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U.S. Consumer Sentiment Plunged in Early August to Decade Low

U.S. consumer sentiment dropped sharply in early August to its lowest level in a decade, as Americans gave faltering outlooks on everything from personal finances to inflation and employment, a survey showed on Friday.

The University of Michigan said its preliminary consumer sentiment index fell to 70.2 in the first half of this month, from a final reading of 81.2 in July. That was the lowest level since 2011, and there have been only two larger declines in the index over the past 50 years.

Economists polled by Reuters had forecast the index would remain unchanged at 81.2.

U.S. stock market indexes slipped immediately after the report was released, while the price of gold, a safe-haven investment, gained ground. U.S. Treasury bond yields hit session lows.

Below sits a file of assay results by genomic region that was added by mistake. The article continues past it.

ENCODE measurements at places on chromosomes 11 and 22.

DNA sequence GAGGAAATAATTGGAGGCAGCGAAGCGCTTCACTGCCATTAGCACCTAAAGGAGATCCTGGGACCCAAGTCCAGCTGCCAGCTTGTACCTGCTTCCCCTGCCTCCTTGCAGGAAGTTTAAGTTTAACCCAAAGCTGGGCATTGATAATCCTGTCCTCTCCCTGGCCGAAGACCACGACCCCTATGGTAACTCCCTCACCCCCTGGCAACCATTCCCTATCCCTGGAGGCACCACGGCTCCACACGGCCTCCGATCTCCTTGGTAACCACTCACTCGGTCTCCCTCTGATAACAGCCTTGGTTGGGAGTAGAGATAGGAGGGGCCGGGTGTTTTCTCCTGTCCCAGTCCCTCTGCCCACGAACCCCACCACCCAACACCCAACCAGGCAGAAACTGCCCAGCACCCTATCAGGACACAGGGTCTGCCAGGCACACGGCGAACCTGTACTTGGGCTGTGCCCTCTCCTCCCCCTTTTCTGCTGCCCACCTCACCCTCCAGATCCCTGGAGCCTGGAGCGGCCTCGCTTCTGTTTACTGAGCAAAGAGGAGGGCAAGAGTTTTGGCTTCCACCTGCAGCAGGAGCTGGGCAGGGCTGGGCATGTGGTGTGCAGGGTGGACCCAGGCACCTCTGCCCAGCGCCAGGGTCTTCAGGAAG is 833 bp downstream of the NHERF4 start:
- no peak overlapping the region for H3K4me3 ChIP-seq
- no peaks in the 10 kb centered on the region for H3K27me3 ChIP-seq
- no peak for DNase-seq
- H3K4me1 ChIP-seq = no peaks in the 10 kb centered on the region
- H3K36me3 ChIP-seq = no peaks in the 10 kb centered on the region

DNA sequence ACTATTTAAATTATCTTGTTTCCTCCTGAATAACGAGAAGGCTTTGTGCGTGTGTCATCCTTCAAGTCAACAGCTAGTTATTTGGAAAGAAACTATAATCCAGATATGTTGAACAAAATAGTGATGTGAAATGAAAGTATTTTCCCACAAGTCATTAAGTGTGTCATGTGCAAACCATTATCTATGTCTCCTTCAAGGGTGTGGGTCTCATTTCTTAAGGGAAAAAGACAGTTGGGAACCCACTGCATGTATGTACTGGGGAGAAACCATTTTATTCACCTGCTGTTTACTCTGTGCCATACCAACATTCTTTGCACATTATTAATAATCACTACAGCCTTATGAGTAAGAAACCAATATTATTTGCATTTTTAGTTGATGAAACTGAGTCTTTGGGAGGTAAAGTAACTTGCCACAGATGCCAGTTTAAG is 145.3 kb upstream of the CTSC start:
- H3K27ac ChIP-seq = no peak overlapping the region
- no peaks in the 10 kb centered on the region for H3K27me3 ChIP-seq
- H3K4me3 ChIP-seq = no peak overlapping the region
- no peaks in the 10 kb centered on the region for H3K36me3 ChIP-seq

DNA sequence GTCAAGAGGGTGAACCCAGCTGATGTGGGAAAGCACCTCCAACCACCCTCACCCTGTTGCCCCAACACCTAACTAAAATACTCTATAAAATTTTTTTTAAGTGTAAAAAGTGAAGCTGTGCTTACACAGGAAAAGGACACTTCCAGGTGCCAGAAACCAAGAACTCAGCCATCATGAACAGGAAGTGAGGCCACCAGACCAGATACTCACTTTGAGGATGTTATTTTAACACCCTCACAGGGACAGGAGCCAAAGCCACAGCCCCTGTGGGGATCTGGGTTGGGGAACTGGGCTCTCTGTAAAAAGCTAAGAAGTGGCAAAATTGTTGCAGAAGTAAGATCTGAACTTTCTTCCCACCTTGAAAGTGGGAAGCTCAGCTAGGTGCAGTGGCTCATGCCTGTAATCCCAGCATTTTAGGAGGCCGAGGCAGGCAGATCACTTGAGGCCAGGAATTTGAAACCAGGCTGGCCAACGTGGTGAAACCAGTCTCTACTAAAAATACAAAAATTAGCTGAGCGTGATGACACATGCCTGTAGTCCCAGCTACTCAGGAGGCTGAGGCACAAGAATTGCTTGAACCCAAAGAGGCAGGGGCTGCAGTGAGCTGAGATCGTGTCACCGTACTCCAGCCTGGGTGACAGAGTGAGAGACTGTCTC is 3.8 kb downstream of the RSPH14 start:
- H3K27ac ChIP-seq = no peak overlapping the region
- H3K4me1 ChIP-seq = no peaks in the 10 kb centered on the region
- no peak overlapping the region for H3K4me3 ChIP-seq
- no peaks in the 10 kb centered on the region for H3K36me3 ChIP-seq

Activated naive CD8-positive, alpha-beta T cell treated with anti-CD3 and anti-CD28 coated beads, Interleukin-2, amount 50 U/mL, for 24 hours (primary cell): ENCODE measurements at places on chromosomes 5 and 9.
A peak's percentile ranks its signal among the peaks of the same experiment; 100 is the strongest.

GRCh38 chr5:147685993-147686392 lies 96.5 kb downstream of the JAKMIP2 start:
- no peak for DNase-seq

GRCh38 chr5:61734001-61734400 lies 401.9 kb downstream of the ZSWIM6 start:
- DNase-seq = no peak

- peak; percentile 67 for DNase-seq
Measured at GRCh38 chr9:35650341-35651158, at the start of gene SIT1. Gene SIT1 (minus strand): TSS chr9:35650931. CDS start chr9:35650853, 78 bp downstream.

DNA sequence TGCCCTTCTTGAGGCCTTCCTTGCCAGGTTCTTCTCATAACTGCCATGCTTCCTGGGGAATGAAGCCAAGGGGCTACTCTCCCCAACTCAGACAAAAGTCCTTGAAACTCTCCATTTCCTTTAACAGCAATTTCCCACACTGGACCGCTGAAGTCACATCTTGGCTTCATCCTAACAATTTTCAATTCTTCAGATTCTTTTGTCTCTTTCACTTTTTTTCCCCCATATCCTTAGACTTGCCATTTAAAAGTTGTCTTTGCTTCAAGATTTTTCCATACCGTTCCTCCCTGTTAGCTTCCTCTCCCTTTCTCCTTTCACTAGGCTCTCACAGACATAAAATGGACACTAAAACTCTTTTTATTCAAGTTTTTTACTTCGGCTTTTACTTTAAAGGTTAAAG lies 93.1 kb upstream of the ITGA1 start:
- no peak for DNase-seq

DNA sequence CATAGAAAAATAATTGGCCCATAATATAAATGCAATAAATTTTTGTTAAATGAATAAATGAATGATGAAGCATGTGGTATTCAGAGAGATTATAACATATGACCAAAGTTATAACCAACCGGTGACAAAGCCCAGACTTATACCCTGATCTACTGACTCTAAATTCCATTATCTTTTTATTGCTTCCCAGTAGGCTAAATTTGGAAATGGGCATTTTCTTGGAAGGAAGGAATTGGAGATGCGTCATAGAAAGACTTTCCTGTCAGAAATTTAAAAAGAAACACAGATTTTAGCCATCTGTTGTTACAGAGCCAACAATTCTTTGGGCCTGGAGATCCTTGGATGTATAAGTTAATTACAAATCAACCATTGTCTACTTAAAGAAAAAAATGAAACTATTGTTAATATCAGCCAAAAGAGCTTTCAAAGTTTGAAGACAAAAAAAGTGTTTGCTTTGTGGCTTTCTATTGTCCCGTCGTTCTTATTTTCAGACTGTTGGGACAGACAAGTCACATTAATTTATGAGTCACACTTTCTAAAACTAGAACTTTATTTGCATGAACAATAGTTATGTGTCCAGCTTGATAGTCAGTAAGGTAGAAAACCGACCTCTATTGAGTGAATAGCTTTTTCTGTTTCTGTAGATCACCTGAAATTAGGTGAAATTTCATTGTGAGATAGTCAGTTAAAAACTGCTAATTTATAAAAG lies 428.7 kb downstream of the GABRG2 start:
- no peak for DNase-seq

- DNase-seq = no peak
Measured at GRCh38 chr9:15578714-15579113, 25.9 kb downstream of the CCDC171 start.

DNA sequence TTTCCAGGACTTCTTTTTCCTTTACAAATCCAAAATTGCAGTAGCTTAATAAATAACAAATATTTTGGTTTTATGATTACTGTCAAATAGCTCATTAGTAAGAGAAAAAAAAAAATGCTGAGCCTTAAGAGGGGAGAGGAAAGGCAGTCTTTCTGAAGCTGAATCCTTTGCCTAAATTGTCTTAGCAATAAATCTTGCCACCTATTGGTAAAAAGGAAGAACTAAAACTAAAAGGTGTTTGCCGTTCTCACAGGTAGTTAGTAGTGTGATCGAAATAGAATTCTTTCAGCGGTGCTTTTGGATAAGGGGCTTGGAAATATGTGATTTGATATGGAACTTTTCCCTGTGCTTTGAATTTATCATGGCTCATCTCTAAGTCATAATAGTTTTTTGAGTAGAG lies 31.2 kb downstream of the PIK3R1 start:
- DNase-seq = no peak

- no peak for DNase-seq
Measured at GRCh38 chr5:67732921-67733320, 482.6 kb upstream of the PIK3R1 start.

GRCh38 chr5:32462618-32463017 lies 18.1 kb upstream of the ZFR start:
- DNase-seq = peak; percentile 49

Economic growth is still expected to grow this year at its fastest pace in four decades after falling into a brief recession in 2020 caused by the coronavirus pandemic.

However, the recovery is showing some indication of cooling off and COVID-19 cases have doubled in the past two weeks to reach a six-month peak as the more transmissible Delta variant spreads rapidly across the country. Labor shortages across the service sector also persist while supply chain disruptions have continued.

Click here to read the full story from Evan Sully and Lindsay Dunsmuir at Reuters.

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